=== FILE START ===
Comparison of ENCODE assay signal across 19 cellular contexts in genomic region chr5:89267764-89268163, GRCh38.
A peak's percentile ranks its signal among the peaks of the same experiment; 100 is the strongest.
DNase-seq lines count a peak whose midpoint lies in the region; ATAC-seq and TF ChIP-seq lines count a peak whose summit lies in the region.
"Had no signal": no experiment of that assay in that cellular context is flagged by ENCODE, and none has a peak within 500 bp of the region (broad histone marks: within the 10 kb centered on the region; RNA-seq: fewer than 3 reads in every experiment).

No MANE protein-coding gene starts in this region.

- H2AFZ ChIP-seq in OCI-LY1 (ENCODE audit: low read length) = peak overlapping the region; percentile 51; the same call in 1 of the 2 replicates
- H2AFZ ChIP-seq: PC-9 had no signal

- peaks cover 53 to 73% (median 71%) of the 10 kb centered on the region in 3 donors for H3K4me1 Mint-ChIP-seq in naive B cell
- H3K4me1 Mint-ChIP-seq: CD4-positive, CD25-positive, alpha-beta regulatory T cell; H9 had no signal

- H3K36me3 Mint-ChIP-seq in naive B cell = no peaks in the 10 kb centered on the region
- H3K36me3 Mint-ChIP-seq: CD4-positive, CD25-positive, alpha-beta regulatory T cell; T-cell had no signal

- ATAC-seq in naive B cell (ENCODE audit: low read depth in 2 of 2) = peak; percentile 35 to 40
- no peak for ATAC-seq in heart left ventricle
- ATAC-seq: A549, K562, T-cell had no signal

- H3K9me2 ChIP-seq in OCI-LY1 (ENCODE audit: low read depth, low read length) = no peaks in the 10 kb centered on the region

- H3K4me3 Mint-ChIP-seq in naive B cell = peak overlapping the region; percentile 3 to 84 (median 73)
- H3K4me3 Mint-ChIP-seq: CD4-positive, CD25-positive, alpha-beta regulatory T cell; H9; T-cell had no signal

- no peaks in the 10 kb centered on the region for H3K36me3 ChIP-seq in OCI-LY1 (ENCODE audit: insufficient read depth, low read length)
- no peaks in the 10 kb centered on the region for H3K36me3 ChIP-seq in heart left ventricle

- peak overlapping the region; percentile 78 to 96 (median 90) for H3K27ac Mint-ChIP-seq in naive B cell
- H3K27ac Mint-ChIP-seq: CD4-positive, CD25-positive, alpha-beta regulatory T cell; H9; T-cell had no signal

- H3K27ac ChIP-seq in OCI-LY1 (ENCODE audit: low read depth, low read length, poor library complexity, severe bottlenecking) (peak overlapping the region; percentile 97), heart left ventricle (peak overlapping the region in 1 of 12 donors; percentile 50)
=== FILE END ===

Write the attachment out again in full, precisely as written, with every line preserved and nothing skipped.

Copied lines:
Comparison of ENCODE assay signal across 19 cellular contexts in genomic region chr5:89267764-89268163, GRCh38.
A peak's percentile ranks its signal among the peaks of the same experiment; 100 is the strongest.
DNase-seq lines count a peak whose midpoint lies in the region; ATAC-seq and TF ChIP-seq lines count a peak whose summit lies in the region.
"Had no signal": no experiment of that assay in that cellular context is flagged by ENCODE, and none has a peak within 500 bp of the region (broad histone marks: within the 10 kb centered on the region; RNA-seq: fewer than 3 reads in every experiment).

No MANE protein-coding gene starts in this region.

- H2AFZ ChIP-seq in OCI-LY1 (ENCODE audit: low read length) = peak overlapping the region; percentile 51; the same call in 1 of the 2 replicates
- H2AFZ ChIP-seq: PC-9 had no signal

- peaks cover 53 to 73% (median 71%) of the 10 kb centered on the region in 3 donors for H3K4me1 Mint-ChIP-seq in naive B cell
- H3K4me1 Mint-ChIP-seq: CD4-positive, CD25-positive, alpha-beta regulatory T cell; H9 had no signal

- H3K36me3 Mint-ChIP-seq in naive B cell = no peaks in the 10 kb centered on the region
- H3K36me3 Mint-ChIP-seq: CD4-positive, CD25-positive, alpha-beta regulatory T cell; T-cell had no signal

- ATAC-seq in naive B cell (ENCODE audit: low read depth in 2 of 2) = peak; percentile 35 to 40
- no peak for ATAC-seq in heart left ventricle
- ATAC-seq: A549, K562, T-cell had no signal

- H3K9me2 ChIP-seq in OCI-LY1 (ENCODE audit: low read depth, low read length) = no peaks in the 10 kb centered on the region

- H3K4me3 Mint-ChIP-seq in naive B cell = peak overlapping the region; percentile 3 to 84 (median 73)
- H3K4me3 Mint-ChIP-seq: CD4-positive, CD25-positive, alpha-beta regulatory T cell; H9; T-cell had no signal

- no peaks in the 10 kb centered on the region for H3K36me3 ChIP-seq in OCI-LY1 (ENCODE audit: insufficient read depth, low read length)
- no peaks in the 10 kb centered on the region for H3K36me3 ChIP-seq in heart left ventricle

- peak overlapping the region; percentile 78 to 96 (median 90) for H3K27ac Mint-ChIP-seq in naive B cell
- H3K27ac Mint-ChIP-seq: CD4-positive, CD25-positive, alpha-beta regulatory T cell; H9; T-cell had no signal

- H3K27ac ChIP-seq in OCI-LY1 (ENCODE audit: low read depth, low read length, poor library complexity, severe bottlenecking) (peak overlapping the region; percentile 97), heart left ventricle (peak overlapping the region in 1 of 12 donors; percentile 50)